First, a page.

This lets us deploy to the server by just typing ./deploy nko.

Here’s what the deploy.conf looks like:

key ./id_deploy
forward-agent yes
user deploy
host $ip
ref origin/master
path /home/deploy
post-deploy npm install && sv restart serverjs
test sleep 5 && wget -qO /dev/null localhost

[nko] is the environment to deploy to. You can have multiple deploy targets, for instance, production and stage.

key ./id_deploy tells the deploy script to use the ssh key we created for your team (and that’s stored in your repo) to connect to your server to deploy.

forward-agent yes tells the deploy script to enable ssh agent forwarding, so it can connect to Github from your server.

user deploy tells the script to connect as the deploy user that we setup above.

host $ip tells the script what ip address to connect to.

repo${team}.git tells the script to deploy code from your team’s github repo.

ref origin/master tells the script to deploy the code from master. If you want, you can deploy a branch with ./deploy nko origin/mybranch

path /home/deploy tells the script where the code should be stored when it is pulled from github.

post-deploy npm install && sv restart serverjs tells the script to install npm modules and restart the server after the code’s been copied from Github.

test sleep 5 && wget -qO /dev/null localhost will cause the script to roll back the deploy if the web server isn’t responding after 5 seconds.

How we setup the `server.js` for NKO

We also created a server.js file in your Github repo that includes some Node Knockout best practices. Here’s a quick summary.

NKO module


The first lines of the server add the nko module, which pings the nko website when the app is correctly deployed to production. This lets us hide the deploy instructions on the website after the team has deployed their app correctly, and also allows us to feature recently deployed apps on the front page of the website during the competition.

Vote KO widget

Vote KO widget

var voteko = '<iframe src="${slug}" frameborder=0 scrolling=no allowtransparency=true width=115 height=25></iframe>';

res.writeHead(200, {'Content-Type': 'text/html'});
res.end('<html><body>' + voteko + '</body></html>\n');

Our Vote KO widget lets people vote for your team from within your web page. Including this widget helps you get as many votes as possible.

Downgrading permissions

// if run as root, downgrade to the owner of this file
if (process.getuid() === 0) {
  require('fs').stat(__filename, function(err, stats) {
    if (err) { return console.error(err); }

Because we’re running node with runit (and therefore as root initially), node has the chance to bind to the privileged port 80. Once it’s bound though, we downgrade the uid of the process to the owner of the server.js file (our deploy user). This is much more secure than running the server as the root user.


If you run into any problems, we’re here to help. Email or try us on Twitter or at IRC, #nodeknockout channel.

This post is sponsored by Firebase, a Node Knockout 2013 service sponsor.

Getting Started with Firebase

Firebase is a real-time backend for building modern, collaborative web and mobile applications. By replacing the traditional request / response model with a data synchronization approach, you can get apps up and running in minutes. Using Firebase as your backend, your data will be persisted in the cloud and stored as JSON. Whenever your data changes, all clients will be notified in real-time. Apps built with Firebase can be written entirely with client-side code and scale automatically.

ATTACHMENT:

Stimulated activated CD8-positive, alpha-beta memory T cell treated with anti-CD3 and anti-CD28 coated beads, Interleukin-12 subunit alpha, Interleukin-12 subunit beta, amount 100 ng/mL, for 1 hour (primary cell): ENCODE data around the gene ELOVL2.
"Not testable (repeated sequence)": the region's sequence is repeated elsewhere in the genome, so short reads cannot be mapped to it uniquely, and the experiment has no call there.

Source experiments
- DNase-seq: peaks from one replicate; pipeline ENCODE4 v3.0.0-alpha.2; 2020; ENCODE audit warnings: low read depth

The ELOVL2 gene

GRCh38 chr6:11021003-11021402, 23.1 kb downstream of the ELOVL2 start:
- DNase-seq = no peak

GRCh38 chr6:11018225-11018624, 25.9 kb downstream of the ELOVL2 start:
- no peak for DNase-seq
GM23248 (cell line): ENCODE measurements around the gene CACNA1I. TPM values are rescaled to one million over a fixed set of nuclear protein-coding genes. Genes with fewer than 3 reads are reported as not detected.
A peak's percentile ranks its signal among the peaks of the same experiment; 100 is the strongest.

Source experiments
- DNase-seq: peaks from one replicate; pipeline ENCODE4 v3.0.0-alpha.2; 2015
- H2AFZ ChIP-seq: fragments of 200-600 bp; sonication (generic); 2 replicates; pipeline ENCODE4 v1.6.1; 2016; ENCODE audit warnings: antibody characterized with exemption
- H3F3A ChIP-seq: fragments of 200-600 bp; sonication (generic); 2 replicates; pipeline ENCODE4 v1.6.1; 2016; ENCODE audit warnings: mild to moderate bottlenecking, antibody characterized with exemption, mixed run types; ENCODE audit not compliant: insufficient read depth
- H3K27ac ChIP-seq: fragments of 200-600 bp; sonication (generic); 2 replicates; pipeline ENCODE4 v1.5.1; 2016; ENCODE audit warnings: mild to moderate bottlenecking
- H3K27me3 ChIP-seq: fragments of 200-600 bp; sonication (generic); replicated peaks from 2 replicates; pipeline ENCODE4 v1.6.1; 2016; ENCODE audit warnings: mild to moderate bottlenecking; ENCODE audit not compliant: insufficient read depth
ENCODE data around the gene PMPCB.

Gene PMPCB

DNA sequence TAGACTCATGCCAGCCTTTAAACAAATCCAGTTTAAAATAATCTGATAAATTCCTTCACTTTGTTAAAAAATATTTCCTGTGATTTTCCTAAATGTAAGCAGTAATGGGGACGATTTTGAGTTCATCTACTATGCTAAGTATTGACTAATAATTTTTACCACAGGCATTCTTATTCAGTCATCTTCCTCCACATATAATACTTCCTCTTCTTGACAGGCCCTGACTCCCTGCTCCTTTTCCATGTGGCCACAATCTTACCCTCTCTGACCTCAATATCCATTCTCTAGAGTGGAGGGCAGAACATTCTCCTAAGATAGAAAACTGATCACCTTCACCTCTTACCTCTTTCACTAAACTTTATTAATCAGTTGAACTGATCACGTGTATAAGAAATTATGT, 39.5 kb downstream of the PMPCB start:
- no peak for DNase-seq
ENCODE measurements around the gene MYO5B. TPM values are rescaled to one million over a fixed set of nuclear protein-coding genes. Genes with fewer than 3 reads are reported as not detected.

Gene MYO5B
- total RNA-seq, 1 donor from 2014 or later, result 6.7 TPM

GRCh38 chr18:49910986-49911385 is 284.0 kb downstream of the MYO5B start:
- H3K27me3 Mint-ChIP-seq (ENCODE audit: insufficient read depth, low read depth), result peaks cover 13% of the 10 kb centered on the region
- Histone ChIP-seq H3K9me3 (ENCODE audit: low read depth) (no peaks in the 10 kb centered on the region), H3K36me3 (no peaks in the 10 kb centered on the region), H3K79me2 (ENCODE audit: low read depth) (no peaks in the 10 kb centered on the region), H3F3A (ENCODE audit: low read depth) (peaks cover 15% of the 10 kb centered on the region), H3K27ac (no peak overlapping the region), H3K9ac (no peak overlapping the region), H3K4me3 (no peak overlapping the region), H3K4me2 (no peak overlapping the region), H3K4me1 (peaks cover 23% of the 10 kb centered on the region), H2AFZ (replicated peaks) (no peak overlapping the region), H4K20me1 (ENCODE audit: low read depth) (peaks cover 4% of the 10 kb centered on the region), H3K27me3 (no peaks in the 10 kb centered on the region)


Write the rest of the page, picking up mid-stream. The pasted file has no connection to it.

To start storing and syncing your data, simply sign up for an account to create your first Firebase. Next, try our 5-minute chat tutorial for a quick demonstration of how Firebase works. Then check out other example apps and dive into the docs.

Integrating Firebase with Node

While you can write entire Firebase applications without any backend code, we provide a full-featured Node.js module to help you run your own servers. To get started, install Firebase via npm:

npm install firebase

Now, just require the library in your application and start storing your data:

var Firebase = require('firebase');
var myRootRef = new Firebase('');
myRootRef.set("hello world!");

All data in Firebase can be referenced by a URL. To read and write data to your Firebase, create a reference to the root of your Firebase. You can see all of your data change in Forge, our graphical debugger. Access forge by navigating to the URL of your Firebase.

Writing and Reading Data with Firebase

Writing Data

The basic Firebase write operation is a “set”, which overwrites any data at the specified location. The example below demonstrates setting the first and last names of user ‘fred’.

// First we get a reference to the location of the user’s name data:
var nameRef = new Firebase('');

// And then we write data to his first and last name locations:

In addition to strings, you can write booleans, numbers, and objects to any Firebase location. When a javascript object is written, the object properties are automatically mapped to Firebase child locations in a nested fashion: “” maps to the child “foo/bar”, “” maps to the child “foo/bar/baz” and so on. For example, the code below sets the first and last name of user ‘fred’, just as the previous code example did:

nameRef.set({first : 'Fred', last : 'Swanson'});

Reading Data

Because Firebase is a real-time database, data is never read synchronously. Instead, you read data by attaching a callback to a Firebase reference as shown:

var dataRef = new Firebase('');
dataRef.on('value', function(snapshot) {
  alert('fred’s first name is ' + snapshot.val());

In Firebase, all callbacks are asynchronous. They are triggered both for the initial state of your application and again when data changes. Callbacks receive snapshots of data, which is a picture of the data at a particular Firebase location at a single point in time.

There are 5 different event types for which you can attach callbacks:

  1. value: used to read the entire contents of a Firebase location
  2. child_added: used when retrieving a list of items in Firebase. It fires once for each immediate child of data, and continues to trigger whenever new children are added
  3. child_changed: triggered any time a child or one of its descendents changes
  4. child_removed: triggered when an immediate child is removed